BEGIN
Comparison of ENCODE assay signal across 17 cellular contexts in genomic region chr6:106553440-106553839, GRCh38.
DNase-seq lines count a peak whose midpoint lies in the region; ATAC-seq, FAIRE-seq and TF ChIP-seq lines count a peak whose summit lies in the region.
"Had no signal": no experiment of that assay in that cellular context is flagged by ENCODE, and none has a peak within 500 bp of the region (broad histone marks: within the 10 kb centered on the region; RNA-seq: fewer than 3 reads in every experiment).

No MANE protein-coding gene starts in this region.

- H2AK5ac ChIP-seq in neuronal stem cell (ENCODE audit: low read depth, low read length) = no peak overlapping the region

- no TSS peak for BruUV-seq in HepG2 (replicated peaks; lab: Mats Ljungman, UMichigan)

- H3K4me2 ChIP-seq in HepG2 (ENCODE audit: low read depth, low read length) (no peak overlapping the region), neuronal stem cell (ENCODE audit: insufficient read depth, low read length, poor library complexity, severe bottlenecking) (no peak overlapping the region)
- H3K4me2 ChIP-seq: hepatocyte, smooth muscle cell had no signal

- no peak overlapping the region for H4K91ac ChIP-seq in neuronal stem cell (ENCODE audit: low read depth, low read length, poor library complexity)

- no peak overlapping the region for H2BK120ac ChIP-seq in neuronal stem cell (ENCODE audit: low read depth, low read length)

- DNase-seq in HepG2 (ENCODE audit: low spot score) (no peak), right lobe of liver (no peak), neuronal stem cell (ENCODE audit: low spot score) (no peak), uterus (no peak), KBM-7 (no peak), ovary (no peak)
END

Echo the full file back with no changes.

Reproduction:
Comparison of ENCODE assay signal across 17 cellular contexts in genomic region chr6:106553440-106553839, GRCh38.
DNase-seq lines count a peak whose midpoint lies in the region; ATAC-seq, FAIRE-seq and TF ChIP-seq lines count a peak whose summit lies in the region.
"Had no signal": no experiment of that assay in that cellular context is flagged by ENCODE, and none has a peak within 500 bp of the region (broad histone marks: within the 10 kb centered on the region; RNA-seq: fewer than 3 reads in every experiment).

No MANE protein-coding gene starts in this region.

- H2AK5ac ChIP-seq in neuronal stem cell (ENCODE audit: low read depth, low read length) = no peak overlapping the region

- no TSS peak for BruUV-seq in HepG2 (replicated peaks; lab: Mats Ljungman, UMichigan)

- H3K4me2 ChIP-seq in HepG2 (ENCODE audit: low read depth, low read length) (no peak overlapping the region), neuronal stem cell (ENCODE audit: insufficient read depth, low read length, poor library complexity, severe bottlenecking) (no peak overlapping the region)
- H3K4me2 ChIP-seq: hepatocyte, smooth muscle cell had no signal

- no peak overlapping the region for H4K91ac ChIP-seq in neuronal stem cell (ENCODE audit: low read depth, low read length, poor library complexity)

- no peak overlapping the region for H2BK120ac ChIP-seq in neuronal stem cell (ENCODE audit: low read depth, low read length)

- DNase-seq in HepG2 (ENCODE audit: low spot score) (no peak), right lobe of liver (no peak), neuronal stem cell (ENCODE audit: low spot score) (no peak), uterus (no peak), KBM-7 (no peak), ovary (no peak)